In 1938, William F. B. Murrie, then president of the Milton Hershey Corporation, issued the following invitation on official Hershey stationery:
To people everywhere and especially children:
The people of the United States are the largest consumers of cocoa products in the world. Children and grown-ups like to eat chocolate because it is so delightful. Wouldn’t you like to see how it is made? Then come to Hershey, Pennsylvania, some day and our guides will take you through the factory and explain it. Sixty to seventy thousand people go through our plant each year. Why not you? We will welcome you.
According to Temple Professor Carolyn Kitch, who came across Murrie’s note at the Hershey-Derry Township Historical Society, Hershey was among a wave of factories that sought to put its best foot forward in the early 20th century. Manufacturers had good reason to throw open the doors. As industrialization took hold, food was slowly being separated from its source. The Depression had inspired distrust of big business, while a rash of food-safety scandals eroded trust.
In her book, Pennsylvania in Public Memory: Reclaiming the Industrial Past, Kitch writes that “tours were meant to reassure the public that such products, even if mass-manufactured, were made by wholesome, careful individuals who took pride in the details of their work.” And what lends itself more to fantasies of wholesomeness than a chocolate factory nestled away in bucolic Pennsylvania Dutch Country?
Photo by Jenn Hall
Even today, it’s easy to feel transported when standing at the intersection of Chocolate and Cocoa Avenues. More than the center of a chocolate-production empire, this 114-year-old company town reflects the utopian vision of its founder, Milton S. Hershey. A groundbreaking industrialist who brought milk chocolate to the masses using adapted Swiss techniques and modern sales strategies, Hershey aspired to build a civilized and self-sustaining community where residents could enjoy the fruits (and profits) of the cocoa bean.
Then he went ahead and did it, breaking ground in 1903.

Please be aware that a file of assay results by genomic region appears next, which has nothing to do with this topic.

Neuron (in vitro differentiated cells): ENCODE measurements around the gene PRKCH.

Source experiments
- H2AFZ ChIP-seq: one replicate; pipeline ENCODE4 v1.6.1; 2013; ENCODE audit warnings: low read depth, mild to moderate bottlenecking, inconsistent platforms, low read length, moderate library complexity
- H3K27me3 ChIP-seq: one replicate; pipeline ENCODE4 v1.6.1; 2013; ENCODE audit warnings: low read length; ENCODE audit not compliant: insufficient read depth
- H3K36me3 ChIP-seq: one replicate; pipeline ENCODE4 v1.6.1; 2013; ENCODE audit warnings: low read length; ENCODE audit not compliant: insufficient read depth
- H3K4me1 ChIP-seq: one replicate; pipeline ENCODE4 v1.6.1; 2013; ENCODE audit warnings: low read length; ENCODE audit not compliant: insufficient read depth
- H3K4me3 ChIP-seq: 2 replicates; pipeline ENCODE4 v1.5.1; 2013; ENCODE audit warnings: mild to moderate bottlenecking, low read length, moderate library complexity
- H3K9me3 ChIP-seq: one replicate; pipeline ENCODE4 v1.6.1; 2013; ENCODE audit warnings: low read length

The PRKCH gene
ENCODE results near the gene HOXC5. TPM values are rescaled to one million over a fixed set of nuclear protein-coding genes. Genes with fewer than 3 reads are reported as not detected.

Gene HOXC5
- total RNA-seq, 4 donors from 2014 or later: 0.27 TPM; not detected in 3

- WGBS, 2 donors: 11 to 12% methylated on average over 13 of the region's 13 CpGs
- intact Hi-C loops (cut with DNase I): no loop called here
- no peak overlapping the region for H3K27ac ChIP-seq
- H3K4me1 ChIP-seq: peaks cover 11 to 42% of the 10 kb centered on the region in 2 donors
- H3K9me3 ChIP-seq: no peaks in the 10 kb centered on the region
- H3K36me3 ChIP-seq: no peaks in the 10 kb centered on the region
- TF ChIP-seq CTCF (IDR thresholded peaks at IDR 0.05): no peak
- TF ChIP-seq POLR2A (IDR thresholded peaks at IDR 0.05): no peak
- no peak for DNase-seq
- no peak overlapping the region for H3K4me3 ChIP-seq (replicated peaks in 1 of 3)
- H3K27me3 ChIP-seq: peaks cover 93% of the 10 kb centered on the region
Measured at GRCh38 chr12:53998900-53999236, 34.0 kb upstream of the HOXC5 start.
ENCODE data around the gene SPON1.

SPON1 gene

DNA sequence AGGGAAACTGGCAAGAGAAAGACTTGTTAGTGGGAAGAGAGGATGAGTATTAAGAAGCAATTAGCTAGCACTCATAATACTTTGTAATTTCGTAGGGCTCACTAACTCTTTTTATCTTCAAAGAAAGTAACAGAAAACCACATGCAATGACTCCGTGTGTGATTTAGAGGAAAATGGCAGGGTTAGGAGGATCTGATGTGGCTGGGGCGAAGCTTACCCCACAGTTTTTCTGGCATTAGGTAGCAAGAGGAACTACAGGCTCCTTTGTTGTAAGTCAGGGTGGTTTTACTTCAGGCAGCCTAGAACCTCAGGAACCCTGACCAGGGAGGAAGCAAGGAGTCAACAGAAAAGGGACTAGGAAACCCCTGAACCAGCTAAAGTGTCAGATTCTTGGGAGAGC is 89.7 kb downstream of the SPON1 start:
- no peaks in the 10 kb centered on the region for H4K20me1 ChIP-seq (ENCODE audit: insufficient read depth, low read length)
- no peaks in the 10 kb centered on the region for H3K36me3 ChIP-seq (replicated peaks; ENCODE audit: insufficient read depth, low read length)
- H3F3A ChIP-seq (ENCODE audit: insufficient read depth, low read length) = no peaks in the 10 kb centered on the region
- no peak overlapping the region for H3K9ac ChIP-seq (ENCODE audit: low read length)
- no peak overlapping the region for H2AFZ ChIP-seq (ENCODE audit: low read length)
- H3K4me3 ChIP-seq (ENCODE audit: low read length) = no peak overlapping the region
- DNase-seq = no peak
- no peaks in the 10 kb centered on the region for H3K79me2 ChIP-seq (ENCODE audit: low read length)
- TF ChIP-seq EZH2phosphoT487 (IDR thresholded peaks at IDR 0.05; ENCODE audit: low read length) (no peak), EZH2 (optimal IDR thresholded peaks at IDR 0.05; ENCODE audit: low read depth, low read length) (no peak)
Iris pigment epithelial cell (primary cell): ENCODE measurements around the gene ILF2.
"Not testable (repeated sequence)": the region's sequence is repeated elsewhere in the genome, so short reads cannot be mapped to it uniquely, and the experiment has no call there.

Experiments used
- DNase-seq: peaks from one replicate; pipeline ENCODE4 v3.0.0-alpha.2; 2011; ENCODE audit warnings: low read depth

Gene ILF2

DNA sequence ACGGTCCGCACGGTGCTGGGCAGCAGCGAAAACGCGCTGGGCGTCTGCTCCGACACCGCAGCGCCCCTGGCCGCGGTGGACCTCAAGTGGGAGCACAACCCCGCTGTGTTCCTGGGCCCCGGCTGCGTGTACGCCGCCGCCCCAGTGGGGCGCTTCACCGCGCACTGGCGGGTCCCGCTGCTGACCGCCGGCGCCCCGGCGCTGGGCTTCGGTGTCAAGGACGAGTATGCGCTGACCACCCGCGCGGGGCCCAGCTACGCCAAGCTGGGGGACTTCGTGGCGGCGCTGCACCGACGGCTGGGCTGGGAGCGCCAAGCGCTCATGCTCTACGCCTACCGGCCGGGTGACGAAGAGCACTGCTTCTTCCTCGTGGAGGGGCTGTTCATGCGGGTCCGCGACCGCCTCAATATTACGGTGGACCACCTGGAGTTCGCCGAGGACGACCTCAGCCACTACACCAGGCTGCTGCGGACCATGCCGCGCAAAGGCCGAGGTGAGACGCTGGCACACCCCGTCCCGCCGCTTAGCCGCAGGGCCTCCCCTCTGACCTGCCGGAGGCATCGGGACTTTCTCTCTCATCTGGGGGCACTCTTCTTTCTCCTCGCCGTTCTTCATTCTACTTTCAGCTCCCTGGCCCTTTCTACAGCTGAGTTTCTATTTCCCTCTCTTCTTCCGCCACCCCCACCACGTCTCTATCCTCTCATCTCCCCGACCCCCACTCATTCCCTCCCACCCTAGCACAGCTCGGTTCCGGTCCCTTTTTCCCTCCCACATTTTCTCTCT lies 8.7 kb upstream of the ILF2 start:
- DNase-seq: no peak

His employees found affordable access to housing that far exceeded the bar set by other factory towns like Pullman, Chicago. Managers and their employees were to live side-by-side in houses that still stand today. In his man-made paradise amid the dairy farms, Hershey made all kinds of infrastructure and lifestyle investments, from a 23-acre garden to a state-of-the-art sports arena. It inspired great loyalty, and in turn stabilized his business.
Provided you stayed on the good side of the chocolate man at the top, life in Hershey was indeed sweet. Though if you dig into the backstory a bit, cracks in the façade emerge. There are stories of capricious firings through the years. (Reserved, Hershey could be impulsive both in the chocolate lab and on the factory floor.) A 1937 labor strike revealed strong anti-immigrant attitudes, in this case against Italians. Perfection, it would seem, is a high (chocolate) bar to maintain.
More recently, according to Michael D’Antonio’s book, Hershey, the town erupted into protest when controlling interest in the Hershey Corporation was almost sold to private investors in 2002. With that skirted, the $12 billion company remains helmed by a perpetual trust Hershey designed to benefit the Milton Hershey School—a private, free institution he and his wife established in 1909 to benefit low-income and orphaned students. Though not without its critics, or scandals, the school’s existence reflects the importance Hershey placed on his legacy.
Photo by Jenn Hall
It’s an unusual narrative. But the more you learn about Hershey the man, the more sense it makes. He married late, to the love of his life Catherine, and then lost her to progressive illness. (Rumor has it that Kit Kats were named in her honor). A native of the area, Hershey had Mennonite roots—but he enjoyed the good life afforded to him as a successful industrialist. During numerous travels abroad, he stayed only in the finest hotels and was an avid gambler. Nevertheless, he aimed to inspire social, physical, and moral well-being at home, living conservatively to set an example for his townspeople and employees.
Aspirational, the town was also smart business.
“The factory was the equivalent of an oil field, sending a rich, dark product into a market with an ever-growing appetite,” D’Antonio writes. “Once costs and profit were taken care of, the money was distributed to workers, who, given the relative isolation of their community, had a tendency to spend it right in town.”
Fast-forward, and while the Hershey of today may look a little different, it maintains a decidedly old-fashioned vibe. Perhaps that’s why more than 4 million visitors arrive annually, eager to delight in America’s great chocolate success story. Though things have changed, you can still tap into the wide-eyed wonder Murrie evoked in his invitation letter so many years back.
Here are a few ways to find your sugar rush.
Photo by Jenn Hall